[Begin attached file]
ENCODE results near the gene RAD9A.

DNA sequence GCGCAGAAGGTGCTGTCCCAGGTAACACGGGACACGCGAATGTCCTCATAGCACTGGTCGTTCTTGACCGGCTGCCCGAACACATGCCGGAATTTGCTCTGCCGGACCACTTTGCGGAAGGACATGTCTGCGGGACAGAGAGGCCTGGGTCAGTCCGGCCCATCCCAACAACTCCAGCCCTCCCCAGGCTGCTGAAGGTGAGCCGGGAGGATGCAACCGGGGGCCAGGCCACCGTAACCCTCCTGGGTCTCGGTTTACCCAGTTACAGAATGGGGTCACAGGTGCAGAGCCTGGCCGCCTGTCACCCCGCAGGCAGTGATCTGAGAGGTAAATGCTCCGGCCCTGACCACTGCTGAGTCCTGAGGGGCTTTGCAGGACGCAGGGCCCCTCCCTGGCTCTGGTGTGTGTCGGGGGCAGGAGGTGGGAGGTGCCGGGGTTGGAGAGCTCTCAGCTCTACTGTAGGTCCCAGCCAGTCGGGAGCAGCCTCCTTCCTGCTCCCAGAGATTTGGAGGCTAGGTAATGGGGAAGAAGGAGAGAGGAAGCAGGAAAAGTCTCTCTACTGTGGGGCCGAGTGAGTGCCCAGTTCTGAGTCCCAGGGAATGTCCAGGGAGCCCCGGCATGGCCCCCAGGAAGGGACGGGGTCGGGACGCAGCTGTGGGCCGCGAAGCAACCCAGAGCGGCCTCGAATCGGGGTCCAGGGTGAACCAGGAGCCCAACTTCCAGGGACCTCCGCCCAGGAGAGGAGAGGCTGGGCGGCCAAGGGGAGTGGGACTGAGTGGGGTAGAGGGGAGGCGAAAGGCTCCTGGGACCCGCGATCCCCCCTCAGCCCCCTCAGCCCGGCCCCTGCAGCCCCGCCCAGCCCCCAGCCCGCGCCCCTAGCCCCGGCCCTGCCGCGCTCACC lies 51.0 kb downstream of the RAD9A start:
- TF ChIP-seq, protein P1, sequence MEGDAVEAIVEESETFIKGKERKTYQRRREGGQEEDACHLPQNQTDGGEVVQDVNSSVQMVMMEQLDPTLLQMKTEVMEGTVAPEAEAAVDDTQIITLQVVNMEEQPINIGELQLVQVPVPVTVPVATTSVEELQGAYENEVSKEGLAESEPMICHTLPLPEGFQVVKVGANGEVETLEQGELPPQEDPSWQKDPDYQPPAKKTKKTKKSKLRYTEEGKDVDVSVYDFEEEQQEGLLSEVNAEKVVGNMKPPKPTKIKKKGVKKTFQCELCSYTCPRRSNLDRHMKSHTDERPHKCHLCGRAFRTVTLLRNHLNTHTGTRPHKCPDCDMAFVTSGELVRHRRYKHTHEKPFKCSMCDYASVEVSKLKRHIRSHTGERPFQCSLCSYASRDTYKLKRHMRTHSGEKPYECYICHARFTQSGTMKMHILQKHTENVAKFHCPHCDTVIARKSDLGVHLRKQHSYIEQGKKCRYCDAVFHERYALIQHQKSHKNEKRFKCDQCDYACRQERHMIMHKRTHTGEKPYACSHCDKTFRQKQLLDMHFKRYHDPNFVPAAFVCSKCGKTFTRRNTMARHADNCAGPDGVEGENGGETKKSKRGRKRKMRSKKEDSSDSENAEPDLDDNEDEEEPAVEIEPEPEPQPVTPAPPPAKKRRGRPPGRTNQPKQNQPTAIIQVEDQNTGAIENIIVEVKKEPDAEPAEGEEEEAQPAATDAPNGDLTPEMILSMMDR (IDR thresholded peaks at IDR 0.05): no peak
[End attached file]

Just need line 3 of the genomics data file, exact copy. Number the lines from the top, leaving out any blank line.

- TF ChIP-seq, protein P1, sequence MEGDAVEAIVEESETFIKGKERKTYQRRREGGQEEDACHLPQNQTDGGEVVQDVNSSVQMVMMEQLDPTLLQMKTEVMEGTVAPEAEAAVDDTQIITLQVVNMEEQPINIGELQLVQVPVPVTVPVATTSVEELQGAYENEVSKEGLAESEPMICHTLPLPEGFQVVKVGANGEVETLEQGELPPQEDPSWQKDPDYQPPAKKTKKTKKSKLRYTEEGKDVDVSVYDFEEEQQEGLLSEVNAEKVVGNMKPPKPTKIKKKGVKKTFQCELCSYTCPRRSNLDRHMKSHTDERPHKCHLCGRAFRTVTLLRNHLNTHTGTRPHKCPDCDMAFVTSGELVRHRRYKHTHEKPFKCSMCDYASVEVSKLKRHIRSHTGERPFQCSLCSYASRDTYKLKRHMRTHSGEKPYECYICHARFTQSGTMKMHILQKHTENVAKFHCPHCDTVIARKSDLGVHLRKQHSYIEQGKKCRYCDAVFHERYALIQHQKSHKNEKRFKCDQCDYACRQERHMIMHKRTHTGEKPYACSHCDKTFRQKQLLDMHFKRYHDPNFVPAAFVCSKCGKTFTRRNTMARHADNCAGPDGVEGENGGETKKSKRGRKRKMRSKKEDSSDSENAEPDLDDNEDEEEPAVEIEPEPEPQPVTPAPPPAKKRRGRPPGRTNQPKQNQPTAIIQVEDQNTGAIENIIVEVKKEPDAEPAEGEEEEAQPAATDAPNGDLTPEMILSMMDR (IDR thresholded peaks at IDR 0.05): no peak